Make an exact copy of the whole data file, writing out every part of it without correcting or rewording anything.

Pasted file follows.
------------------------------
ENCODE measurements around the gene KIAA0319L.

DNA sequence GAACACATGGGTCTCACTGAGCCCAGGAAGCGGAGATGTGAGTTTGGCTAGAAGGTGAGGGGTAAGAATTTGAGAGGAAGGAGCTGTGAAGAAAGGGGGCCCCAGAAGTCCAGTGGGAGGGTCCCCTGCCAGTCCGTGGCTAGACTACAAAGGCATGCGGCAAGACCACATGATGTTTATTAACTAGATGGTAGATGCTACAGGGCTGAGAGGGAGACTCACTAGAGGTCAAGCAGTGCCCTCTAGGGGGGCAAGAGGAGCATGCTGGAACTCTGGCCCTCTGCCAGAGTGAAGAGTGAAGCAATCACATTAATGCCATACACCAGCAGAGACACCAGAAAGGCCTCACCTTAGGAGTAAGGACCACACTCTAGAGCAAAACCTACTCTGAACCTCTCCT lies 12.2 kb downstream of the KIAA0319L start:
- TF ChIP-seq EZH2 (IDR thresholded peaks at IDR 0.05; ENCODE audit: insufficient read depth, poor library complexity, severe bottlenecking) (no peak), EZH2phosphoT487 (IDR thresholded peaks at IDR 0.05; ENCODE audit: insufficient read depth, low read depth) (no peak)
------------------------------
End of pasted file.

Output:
ENCODE measurements around the gene KIAA0319L.

DNA sequence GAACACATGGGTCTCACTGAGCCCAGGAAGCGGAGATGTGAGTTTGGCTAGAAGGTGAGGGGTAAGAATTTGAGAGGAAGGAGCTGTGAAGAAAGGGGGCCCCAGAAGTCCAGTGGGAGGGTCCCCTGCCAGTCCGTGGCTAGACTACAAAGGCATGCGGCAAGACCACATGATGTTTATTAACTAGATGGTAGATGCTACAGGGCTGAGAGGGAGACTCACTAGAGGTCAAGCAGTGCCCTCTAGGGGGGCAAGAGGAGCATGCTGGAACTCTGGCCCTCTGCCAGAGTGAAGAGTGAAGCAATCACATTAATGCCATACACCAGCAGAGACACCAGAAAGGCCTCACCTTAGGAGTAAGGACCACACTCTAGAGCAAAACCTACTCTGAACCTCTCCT lies 12.2 kb downstream of the KIAA0319L start:
- TF ChIP-seq EZH2 (IDR thresholded peaks at IDR 0.05; ENCODE audit: insufficient read depth, poor library complexity, severe bottlenecking) (no peak), EZH2phosphoT487 (IDR thresholded peaks at IDR 0.05; ENCODE audit: insufficient read depth, low read depth) (no peak)